China is looking to ways to boost lending in 2022, despite previous concerns over excess leverage.
Chinese total social financing, a broad measure of credit, is set to grow more quickly this year as the People’s Bank of China looks past previous concerns over excessive leverage and boosts loans to real estate and infrastructure spending in line with the government’s upcoming economic growth target, policy advisors and analysts told MNI.
Authorities are relaxing restrictions on mortgages and loans to developers imposed in 2021 amid fears of a property market bubble, and banks will be encouraged to provide more loans to finance infrastructure spending, said Lian Ping, chief economist at Zhixin Investment Research Institute, adding that growth in total social financing will exceed the 10.3% seen to the end of last year.
But even as it seeks to counter weak domestic demand, the PBOC is likely to remain cautious about the pace of rate cuts at a time when Federal Reserve tightening is narrowing the China-U.S. yield spread, tending to increase the relative attractiveness of dollar assets, advisors noted. (see MNI:PBOC RRR Cut In View As Fed Narrows Policy Window-Advisors)
The central bank should cut reserve requirement ratios for banks by 50 basis points this quarter, but will tread carefully, monitoring the effect of its policies on credit creation, before adjusting policy benchmark loan rates, Lian said, pointing to the cautious tone seen in last month’s 10-basis-point cut in some policy rates.
Premier Li Keqiang is likely to announce a target for growth in gross domestic product of around 5.5% at the National People’s Congress starting on March 5, from 2021’s “above 6%”, Lian said. Li is also likely to repeat language used last year calling for growth in M2 and total social financing to match the expansion of nominal GDP, he said.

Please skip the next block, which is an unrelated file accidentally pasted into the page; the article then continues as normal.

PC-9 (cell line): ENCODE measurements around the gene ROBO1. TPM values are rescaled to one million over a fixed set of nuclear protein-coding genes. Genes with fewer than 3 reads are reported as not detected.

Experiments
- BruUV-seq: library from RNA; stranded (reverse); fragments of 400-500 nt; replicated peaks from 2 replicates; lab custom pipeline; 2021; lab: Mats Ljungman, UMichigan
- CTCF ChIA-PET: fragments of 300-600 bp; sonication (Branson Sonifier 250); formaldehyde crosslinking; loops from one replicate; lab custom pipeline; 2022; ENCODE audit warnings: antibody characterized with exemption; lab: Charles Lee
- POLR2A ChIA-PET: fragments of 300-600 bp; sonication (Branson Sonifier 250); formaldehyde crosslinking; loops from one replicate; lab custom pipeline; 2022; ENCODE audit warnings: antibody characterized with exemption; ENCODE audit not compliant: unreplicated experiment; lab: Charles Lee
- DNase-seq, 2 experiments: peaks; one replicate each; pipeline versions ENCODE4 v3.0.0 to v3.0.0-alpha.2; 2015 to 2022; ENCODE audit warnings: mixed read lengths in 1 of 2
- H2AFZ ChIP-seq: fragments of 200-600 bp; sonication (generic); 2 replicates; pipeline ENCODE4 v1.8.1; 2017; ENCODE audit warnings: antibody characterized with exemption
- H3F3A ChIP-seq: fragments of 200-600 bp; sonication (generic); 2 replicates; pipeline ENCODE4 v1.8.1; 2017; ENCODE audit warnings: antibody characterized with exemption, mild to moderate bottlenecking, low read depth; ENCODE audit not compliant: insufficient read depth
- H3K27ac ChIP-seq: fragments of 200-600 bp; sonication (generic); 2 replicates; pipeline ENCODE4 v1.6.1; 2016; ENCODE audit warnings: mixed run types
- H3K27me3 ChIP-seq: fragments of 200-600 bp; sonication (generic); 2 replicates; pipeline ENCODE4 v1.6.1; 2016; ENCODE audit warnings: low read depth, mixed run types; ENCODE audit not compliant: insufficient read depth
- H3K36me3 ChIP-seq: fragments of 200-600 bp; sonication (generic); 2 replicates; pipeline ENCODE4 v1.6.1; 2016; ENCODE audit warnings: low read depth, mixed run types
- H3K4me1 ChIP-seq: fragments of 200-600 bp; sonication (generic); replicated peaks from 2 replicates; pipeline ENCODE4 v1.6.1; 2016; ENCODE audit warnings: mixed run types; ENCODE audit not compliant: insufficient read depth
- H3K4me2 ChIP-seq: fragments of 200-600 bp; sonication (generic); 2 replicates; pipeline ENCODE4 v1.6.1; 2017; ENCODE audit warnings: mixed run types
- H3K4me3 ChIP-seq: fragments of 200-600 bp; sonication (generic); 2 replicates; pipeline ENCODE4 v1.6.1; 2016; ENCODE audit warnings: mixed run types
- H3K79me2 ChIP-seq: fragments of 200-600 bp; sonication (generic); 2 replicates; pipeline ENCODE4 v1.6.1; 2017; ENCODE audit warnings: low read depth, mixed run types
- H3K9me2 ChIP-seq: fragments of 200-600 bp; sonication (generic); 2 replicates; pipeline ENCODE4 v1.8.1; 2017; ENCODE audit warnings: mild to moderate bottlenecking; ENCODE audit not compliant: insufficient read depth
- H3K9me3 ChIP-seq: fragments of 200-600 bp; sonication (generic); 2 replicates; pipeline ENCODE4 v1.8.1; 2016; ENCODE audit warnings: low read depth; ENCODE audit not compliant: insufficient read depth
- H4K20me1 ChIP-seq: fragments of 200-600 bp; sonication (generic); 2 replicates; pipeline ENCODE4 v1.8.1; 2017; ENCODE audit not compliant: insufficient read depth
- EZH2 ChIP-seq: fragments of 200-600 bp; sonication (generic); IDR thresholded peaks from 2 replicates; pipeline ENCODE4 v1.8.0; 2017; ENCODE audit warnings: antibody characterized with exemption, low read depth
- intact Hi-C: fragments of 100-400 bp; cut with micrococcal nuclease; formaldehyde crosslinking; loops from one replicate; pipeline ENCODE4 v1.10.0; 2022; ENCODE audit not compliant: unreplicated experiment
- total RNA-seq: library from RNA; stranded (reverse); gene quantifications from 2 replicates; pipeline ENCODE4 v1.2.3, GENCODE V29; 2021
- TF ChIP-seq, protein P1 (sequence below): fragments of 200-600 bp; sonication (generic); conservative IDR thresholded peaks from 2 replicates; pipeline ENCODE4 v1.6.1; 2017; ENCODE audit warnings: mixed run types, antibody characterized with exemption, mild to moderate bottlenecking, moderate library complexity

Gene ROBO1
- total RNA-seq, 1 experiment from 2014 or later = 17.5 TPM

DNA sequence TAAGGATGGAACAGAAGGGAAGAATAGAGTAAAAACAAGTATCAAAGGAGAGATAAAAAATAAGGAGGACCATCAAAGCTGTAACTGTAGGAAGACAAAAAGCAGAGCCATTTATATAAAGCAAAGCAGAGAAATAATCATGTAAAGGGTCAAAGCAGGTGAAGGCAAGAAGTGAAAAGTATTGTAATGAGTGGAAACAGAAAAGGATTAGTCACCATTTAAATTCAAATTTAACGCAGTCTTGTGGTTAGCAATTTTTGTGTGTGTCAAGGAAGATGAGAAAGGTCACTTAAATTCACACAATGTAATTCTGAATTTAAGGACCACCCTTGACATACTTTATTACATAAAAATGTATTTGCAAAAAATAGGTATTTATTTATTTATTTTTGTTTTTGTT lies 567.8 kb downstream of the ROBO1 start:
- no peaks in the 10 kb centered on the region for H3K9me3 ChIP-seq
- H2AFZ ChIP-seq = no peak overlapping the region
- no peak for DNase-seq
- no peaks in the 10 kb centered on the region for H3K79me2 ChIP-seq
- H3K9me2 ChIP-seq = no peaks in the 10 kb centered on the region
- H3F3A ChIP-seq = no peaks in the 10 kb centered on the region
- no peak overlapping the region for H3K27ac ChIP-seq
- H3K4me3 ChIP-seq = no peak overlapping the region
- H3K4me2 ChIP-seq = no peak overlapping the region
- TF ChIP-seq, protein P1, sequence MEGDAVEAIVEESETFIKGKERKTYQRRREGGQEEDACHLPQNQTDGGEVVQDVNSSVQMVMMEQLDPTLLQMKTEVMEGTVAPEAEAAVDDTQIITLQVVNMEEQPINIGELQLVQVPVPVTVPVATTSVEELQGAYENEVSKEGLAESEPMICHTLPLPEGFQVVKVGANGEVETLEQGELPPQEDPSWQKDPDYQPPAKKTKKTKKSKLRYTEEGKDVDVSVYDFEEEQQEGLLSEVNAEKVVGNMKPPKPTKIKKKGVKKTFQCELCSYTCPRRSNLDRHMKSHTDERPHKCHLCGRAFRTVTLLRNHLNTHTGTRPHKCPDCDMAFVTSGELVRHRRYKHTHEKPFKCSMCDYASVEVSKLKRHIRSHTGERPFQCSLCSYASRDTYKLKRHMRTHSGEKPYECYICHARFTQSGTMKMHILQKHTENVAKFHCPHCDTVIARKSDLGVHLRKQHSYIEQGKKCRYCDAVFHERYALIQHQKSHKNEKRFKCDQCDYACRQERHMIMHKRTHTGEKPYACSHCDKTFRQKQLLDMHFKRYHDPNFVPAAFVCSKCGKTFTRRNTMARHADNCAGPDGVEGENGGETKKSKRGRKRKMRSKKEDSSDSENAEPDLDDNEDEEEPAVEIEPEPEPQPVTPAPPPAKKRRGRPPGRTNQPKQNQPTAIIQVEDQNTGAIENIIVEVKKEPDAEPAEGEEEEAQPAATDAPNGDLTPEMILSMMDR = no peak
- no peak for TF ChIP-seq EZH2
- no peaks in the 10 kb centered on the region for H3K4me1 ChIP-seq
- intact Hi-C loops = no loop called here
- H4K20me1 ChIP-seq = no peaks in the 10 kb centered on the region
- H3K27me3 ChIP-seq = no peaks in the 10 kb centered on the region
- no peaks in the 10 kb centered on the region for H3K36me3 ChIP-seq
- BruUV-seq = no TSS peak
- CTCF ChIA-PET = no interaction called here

The central bank faces an urgent task to stimulate credit demand, as a deteriorating economic outlook has dampened companies’ willingness to invest, said Zhao Quanhou, a researcher at the Financial Research Center, part of the China Academy of Fiscal Sciences under the Ministry of Finance. This year’s GDP target should be set above 5%, he said.
With government borrowing likely to remain little changed this year, bank loans will be key for boosting investment, Zhao said, calling for authorities to clarify the so-called “traffic light” system introduced by the Central Economic Work Conference last December to regulate the private sector, and to emphasise the positive role private investment plays towards the government’s pro-growth efforts.
New loans in January hit a record-high CNY3.98 trillion as outstanding total social financing increased 10.5%, but long-term corporate and household loans remained weak, the index showed.
According to Pingan Securities, regulators could also use targeted tools to boost bank loans to small and micro-businesses, as well as the green sector.
Small businesses, poor farmers and micro-companies took 25% of new bank loans in 2021, with green loans accounting for 19.8%, Pingan Securities noted. Real estate accounted for 13% of new loans, compared to 26.3% in 2020.
Manufacturing and high-tech sectors should see fast increases in credit this year due to central bank support, Lian said.